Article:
Keep MARRYING COUSINS, maybe someday you'll render yourselves extinct

Rare gender identity defect, male pseudohermaphrodism, the result of Muslim inbreeding, is taking a toll on Gaza.

“It is astonishing that we have [so] many cases with this defect, which is very rare all over the world,” Abudaia says. He attributes the high frequency of this birth defect in Gaza families to “consanguinity,” or in-breeding.

Gaza City (CNN) — Nadir Mohammed Saleh and Ahmed Fayiz Abed Rabo are cousins and next-door neighbors. With their gelled hair, buttoned-down shirts and jeans, they look much like any other 16-year-old Palestinian boy. But looks, Ahmed says, can be deceiving. “Only my appearance, my haircut and clothing, makes me look like a boy,” Ahmed says, gesturing with his hands across his face. “Inside, I am like a female. I am a girl.”

Until last summer, both Nadir and Ahmed were — for all intents and purposes — girls. They wore female headscarves, attended girls’ school and even answered to the female first names Navin and Ola. Both Nadir and Ahmed were born with a rare birth defect called male pseudohermaphrodism.

Deficiency of the hormone 17-B-hydroxysteroid dehydrogenase (17-B-HSD) during pregnancy left their male reproductive organs deformed and buried deep within their abdomens.

At birth, doctors identified Nadir and Ahmed as girls, because they appeared to have female genitalia. As a result, they spent the first 16 years of their lives dressing and acting like girls. It was a role that grew increasingly difficult to play, as they hit puberty and their bodies began generating testosterone, resulting in facial hair and increasingly masculine features.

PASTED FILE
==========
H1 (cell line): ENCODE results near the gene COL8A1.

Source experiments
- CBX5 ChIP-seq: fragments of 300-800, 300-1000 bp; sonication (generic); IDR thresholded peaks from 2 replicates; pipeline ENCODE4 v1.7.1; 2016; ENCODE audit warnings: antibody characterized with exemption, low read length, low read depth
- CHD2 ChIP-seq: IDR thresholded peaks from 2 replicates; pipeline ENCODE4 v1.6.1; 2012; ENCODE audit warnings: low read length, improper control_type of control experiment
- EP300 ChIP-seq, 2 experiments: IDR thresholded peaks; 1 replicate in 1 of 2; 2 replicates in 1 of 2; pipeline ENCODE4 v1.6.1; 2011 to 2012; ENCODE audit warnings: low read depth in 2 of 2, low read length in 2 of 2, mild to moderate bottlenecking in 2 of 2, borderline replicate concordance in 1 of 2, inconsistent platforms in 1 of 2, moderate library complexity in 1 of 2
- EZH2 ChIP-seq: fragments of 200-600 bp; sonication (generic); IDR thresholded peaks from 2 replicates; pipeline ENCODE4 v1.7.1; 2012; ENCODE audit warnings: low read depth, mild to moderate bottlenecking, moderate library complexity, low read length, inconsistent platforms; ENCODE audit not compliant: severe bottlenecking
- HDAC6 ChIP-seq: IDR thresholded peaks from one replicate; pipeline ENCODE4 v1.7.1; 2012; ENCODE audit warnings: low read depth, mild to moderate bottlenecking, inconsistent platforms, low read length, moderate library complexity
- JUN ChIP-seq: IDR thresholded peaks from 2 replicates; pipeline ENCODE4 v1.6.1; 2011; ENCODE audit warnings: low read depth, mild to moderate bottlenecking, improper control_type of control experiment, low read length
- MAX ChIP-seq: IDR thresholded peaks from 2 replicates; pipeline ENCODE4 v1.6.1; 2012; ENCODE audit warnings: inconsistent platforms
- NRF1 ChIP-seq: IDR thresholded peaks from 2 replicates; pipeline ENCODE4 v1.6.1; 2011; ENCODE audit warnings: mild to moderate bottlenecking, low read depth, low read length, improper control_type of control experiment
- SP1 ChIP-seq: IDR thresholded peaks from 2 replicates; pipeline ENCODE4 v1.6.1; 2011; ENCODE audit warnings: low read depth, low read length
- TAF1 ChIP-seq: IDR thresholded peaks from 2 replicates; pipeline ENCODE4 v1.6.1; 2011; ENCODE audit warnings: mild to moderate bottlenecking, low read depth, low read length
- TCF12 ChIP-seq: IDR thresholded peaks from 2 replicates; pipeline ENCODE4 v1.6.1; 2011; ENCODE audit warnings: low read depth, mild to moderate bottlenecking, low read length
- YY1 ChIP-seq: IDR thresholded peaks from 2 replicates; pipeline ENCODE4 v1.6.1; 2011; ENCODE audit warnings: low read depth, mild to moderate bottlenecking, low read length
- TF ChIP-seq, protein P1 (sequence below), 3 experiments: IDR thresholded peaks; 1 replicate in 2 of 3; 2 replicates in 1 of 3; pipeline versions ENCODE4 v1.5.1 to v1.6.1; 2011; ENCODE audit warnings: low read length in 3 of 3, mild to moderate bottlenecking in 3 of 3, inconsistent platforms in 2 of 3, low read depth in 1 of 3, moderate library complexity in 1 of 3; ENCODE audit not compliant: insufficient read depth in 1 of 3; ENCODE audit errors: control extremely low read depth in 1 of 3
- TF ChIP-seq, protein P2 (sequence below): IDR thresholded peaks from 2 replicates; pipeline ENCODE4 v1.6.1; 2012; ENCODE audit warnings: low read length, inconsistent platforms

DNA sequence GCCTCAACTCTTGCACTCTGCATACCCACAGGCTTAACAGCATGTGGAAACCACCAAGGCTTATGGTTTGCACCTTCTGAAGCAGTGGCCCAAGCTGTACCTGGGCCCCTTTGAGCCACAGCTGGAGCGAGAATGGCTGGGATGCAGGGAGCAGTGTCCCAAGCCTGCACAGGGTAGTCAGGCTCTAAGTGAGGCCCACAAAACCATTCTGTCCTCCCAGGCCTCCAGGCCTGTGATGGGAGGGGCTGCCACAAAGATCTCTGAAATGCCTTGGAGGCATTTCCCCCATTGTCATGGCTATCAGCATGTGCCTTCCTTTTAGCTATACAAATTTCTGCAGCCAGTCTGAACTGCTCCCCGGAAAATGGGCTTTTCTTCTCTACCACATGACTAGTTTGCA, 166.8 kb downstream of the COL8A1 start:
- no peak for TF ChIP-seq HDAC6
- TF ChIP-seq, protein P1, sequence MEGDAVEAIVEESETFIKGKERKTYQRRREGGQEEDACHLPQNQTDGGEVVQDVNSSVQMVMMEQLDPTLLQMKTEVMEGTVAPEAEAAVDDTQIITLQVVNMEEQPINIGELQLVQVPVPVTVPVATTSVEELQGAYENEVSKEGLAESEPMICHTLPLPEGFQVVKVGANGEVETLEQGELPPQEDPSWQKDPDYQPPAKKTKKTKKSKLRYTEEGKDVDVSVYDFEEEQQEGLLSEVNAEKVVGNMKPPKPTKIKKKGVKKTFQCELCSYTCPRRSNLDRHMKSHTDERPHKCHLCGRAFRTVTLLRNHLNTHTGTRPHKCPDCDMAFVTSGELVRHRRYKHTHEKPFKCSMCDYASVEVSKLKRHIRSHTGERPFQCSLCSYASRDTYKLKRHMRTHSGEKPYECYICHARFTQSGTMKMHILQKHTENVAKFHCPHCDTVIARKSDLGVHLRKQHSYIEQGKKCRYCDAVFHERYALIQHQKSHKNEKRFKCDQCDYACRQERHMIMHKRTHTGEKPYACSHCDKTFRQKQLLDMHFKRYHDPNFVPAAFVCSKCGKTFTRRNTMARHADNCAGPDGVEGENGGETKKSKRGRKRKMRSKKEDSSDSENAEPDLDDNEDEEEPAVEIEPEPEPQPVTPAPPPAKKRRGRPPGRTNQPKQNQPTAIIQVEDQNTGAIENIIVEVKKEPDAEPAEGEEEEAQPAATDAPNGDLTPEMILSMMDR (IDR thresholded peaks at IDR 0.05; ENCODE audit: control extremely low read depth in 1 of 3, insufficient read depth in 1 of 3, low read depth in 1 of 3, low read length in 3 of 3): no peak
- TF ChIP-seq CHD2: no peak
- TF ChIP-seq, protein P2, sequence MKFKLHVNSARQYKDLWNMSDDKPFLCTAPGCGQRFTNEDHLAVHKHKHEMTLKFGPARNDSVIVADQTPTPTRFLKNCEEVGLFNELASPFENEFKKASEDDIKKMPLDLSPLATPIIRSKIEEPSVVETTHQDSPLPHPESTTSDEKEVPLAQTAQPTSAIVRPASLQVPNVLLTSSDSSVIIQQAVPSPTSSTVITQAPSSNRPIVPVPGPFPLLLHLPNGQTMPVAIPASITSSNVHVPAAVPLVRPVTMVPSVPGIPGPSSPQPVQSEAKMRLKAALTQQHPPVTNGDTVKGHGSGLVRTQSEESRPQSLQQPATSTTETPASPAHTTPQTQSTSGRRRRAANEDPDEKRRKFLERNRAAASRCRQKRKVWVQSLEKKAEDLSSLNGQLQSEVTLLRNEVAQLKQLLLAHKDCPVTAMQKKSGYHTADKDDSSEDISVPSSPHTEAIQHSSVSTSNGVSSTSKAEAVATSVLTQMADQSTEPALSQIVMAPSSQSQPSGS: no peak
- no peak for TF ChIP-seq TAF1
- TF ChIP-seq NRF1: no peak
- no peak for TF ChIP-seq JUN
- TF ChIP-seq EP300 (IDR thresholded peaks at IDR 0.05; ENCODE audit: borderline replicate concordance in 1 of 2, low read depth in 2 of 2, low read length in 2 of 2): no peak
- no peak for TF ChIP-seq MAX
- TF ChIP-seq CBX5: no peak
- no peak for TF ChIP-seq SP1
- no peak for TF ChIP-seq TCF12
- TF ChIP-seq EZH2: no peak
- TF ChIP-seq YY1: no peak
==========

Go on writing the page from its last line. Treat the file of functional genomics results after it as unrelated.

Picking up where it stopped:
Finally, on June 22, with the support of their families, both Nadir and Ahmed transformed themselves into boys.

There are an unusually high number of male pseudohermaphrodite births in the Gaza neighborhood of Jabalya, where Nadir and Ahmed live. Dr. Jehad Abudaia, a Canadian-Palestinian pediatrician and urologist practicing in Gaza, says he has diagnosed nearly 80 cases like Nadir’s and Ahmed’s in the last seven years.

“If you want to go to the root of the problem, this problem runs in families in the genes.” Abudaia says. “They want to get married to cousins… they don’t go to another family. This is a problem.”

This unusual ritual has been performed several times in the extended family of Nadir and Ahmed, where sex differentiation is a recurring disorder.

Though Nadir and Ahmed clearly have the love and support of their family, they say that is not enough. They are appealing to the international community to help them get the expensive and complicated sex-change operations they say they need to live normal lives. (Yeah right, let me get my checkbook)

Until the sex-change operation is completed, Palestinian officials won’t change the gender on their identity cards to “male,” thus restricting their access to higher education.

In addition, Nadir and Ahmed complain of health problems like kidney infections due to complications resulting from the disfigurement of their genitalia. Until then, these troubled Palestinians say their genders and their identities will remain in conflict, much like the land around them. (Here’s an idea, don’t **** your cousin) CNN H/T Auntie Madder


Share